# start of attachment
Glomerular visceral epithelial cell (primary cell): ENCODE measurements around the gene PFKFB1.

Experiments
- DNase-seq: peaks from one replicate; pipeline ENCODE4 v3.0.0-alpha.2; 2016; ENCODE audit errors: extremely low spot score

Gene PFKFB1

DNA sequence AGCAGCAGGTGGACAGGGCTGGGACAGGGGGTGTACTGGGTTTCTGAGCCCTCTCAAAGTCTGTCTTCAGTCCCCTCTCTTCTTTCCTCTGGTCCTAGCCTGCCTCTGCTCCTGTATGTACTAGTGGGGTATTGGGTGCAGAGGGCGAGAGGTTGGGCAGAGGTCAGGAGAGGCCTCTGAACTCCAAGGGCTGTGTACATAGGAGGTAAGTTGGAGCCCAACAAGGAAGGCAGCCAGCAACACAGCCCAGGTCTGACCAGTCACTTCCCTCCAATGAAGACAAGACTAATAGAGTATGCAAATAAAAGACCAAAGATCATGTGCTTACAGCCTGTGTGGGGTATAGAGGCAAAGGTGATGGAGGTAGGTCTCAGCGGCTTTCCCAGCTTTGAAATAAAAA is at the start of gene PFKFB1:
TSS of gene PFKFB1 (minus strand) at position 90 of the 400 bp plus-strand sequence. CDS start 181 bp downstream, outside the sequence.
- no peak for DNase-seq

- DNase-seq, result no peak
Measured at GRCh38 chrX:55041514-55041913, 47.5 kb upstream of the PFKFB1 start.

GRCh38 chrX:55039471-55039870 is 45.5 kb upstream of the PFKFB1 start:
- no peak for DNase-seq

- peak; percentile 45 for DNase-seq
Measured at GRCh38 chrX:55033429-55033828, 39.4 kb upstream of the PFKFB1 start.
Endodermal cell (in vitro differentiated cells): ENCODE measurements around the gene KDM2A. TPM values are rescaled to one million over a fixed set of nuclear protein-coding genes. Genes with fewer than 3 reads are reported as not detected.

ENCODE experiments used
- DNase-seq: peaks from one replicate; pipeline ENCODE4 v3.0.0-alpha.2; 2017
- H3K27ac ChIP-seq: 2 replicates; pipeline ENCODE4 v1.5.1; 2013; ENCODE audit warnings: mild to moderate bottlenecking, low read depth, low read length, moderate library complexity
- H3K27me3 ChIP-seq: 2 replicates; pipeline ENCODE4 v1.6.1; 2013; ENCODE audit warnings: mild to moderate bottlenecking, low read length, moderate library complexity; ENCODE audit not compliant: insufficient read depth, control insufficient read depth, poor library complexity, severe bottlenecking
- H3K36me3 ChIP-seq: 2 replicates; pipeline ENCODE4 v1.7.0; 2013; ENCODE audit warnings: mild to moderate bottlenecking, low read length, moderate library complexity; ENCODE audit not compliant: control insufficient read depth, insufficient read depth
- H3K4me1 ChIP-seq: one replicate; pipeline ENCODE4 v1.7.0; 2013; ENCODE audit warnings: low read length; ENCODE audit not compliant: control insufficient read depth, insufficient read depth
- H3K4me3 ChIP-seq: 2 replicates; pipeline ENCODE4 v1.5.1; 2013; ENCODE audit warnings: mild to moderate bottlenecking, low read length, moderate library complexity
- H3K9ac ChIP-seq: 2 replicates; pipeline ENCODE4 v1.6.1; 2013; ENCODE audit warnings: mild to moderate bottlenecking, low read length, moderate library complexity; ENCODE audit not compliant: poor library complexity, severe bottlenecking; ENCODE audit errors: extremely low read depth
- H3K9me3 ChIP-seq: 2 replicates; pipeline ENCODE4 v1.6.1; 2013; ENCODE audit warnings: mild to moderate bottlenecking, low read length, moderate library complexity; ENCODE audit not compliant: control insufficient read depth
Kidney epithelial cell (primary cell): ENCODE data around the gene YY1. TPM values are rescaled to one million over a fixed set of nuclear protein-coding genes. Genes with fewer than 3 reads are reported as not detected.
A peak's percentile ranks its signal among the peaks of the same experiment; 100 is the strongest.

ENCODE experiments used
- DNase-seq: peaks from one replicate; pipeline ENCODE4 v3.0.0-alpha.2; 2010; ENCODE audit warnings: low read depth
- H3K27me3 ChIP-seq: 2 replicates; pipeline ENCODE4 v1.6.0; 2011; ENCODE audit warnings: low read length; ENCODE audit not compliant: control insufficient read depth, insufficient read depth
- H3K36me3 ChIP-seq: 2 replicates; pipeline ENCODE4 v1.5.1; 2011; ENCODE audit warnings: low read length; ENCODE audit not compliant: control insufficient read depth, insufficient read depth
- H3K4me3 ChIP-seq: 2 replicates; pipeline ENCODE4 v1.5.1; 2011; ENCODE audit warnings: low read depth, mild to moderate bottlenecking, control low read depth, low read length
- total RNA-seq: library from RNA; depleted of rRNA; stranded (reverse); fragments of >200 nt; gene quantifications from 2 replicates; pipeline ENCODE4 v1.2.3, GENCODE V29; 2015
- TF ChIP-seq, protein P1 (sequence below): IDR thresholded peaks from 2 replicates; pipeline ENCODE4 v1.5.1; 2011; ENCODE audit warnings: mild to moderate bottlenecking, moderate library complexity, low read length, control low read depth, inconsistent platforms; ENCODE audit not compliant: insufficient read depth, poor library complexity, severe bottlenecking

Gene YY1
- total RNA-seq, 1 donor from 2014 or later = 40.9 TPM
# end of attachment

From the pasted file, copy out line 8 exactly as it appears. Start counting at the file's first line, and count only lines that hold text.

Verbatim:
- DNase-seq, result no peak